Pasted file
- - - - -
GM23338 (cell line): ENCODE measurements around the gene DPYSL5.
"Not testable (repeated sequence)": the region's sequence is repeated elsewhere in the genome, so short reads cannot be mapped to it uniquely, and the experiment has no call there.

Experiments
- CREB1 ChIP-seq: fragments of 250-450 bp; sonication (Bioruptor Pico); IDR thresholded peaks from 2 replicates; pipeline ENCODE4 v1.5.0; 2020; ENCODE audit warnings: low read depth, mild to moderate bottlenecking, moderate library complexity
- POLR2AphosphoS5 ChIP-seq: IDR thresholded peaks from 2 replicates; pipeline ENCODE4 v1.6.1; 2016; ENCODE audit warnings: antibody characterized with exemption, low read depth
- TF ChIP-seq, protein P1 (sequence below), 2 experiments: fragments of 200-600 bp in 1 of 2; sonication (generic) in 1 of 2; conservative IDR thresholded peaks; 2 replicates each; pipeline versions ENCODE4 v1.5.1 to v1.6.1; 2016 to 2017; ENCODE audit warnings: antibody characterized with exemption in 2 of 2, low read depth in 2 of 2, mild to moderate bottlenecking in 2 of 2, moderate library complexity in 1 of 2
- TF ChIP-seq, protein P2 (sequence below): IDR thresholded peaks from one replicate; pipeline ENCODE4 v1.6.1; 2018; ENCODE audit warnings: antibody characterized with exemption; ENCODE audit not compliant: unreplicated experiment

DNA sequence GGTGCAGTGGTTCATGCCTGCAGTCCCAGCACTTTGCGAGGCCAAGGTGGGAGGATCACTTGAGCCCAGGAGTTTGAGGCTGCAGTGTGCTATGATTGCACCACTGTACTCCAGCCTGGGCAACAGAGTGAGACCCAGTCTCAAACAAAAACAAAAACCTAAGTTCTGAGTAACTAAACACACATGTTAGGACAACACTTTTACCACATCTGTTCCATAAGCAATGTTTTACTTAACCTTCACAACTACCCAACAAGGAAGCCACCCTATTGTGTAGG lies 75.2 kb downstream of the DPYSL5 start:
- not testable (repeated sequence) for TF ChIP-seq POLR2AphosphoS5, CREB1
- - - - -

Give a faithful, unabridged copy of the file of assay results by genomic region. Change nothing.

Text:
GM23338 (cell line): ENCODE measurements around the gene DPYSL5.
"Not testable (repeated sequence)": the region's sequence is repeated elsewhere in the genome, so short reads cannot be mapped to it uniquely, and the experiment has no call there.

Experiments
- CREB1 ChIP-seq: fragments of 250-450 bp; sonication (Bioruptor Pico); IDR thresholded peaks from 2 replicates; pipeline ENCODE4 v1.5.0; 2020; ENCODE audit warnings: low read depth, mild to moderate bottlenecking, moderate library complexity
- POLR2AphosphoS5 ChIP-seq: IDR thresholded peaks from 2 replicates; pipeline ENCODE4 v1.6.1; 2016; ENCODE audit warnings: antibody characterized with exemption, low read depth
- TF ChIP-seq, protein P1 (sequence below), 2 experiments: fragments of 200-600 bp in 1 of 2; sonication (generic) in 1 of 2; conservative IDR thresholded peaks; 2 replicates each; pipeline versions ENCODE4 v1.5.1 to v1.6.1; 2016 to 2017; ENCODE audit warnings: antibody characterized with exemption in 2 of 2, low read depth in 2 of 2, mild to moderate bottlenecking in 2 of 2, moderate library complexity in 1 of 2
- TF ChIP-seq, protein P2 (sequence below): IDR thresholded peaks from one replicate; pipeline ENCODE4 v1.6.1; 2018; ENCODE audit warnings: antibody characterized with exemption; ENCODE audit not compliant: unreplicated experiment

DNA sequence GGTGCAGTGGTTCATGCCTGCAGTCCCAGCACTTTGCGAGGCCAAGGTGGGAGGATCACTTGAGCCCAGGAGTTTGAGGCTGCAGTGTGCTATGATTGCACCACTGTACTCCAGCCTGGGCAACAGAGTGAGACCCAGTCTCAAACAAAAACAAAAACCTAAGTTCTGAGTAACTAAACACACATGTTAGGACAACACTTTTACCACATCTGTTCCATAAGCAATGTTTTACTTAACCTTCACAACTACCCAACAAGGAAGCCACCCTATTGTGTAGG lies 75.2 kb downstream of the DPYSL5 start:
- not testable (repeated sequence) for TF ChIP-seq POLR2AphosphoS5, CREB1